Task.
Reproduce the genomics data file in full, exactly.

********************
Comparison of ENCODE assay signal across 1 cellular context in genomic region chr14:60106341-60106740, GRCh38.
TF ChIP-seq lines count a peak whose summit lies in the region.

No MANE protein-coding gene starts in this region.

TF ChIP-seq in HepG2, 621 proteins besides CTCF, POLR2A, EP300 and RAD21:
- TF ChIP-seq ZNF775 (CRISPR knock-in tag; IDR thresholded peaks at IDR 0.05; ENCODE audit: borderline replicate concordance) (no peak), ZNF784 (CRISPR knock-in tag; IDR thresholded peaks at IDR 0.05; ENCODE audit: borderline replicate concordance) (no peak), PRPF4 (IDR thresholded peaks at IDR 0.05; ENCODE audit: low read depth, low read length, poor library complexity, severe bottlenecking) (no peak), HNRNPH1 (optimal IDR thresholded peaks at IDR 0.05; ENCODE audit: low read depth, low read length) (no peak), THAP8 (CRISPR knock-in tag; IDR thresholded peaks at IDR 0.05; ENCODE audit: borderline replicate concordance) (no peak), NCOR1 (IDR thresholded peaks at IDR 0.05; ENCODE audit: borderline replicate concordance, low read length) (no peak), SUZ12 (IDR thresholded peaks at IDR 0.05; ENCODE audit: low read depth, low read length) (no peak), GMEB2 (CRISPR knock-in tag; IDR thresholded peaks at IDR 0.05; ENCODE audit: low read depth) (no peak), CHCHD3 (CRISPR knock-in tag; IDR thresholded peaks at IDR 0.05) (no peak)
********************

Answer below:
Comparison of ENCODE assay signal across 1 cellular context in genomic region chr14:60106341-60106740, GRCh38.
TF ChIP-seq lines count a peak whose summit lies in the region.

No MANE protein-coding gene starts in this region.

TF ChIP-seq in HepG2, 621 proteins besides CTCF, POLR2A, EP300 and RAD21:
- TF ChIP-seq ZNF775 (CRISPR knock-in tag; IDR thresholded peaks at IDR 0.05; ENCODE audit: borderline replicate concordance) (no peak), ZNF784 (CRISPR knock-in tag; IDR thresholded peaks at IDR 0.05; ENCODE audit: borderline replicate concordance) (no peak), PRPF4 (IDR thresholded peaks at IDR 0.05; ENCODE audit: low read depth, low read length, poor library complexity, severe bottlenecking) (no peak), HNRNPH1 (optimal IDR thresholded peaks at IDR 0.05; ENCODE audit: low read depth, low read length) (no peak), THAP8 (CRISPR knock-in tag; IDR thresholded peaks at IDR 0.05; ENCODE audit: borderline replicate concordance) (no peak), NCOR1 (IDR thresholded peaks at IDR 0.05; ENCODE audit: borderline replicate concordance, low read length) (no peak), SUZ12 (IDR thresholded peaks at IDR 0.05; ENCODE audit: low read depth, low read length) (no peak), GMEB2 (CRISPR knock-in tag; IDR thresholded peaks at IDR 0.05; ENCODE audit: low read depth) (no peak), CHCHD3 (CRISPR knock-in tag; IDR thresholded peaks at IDR 0.05) (no peak)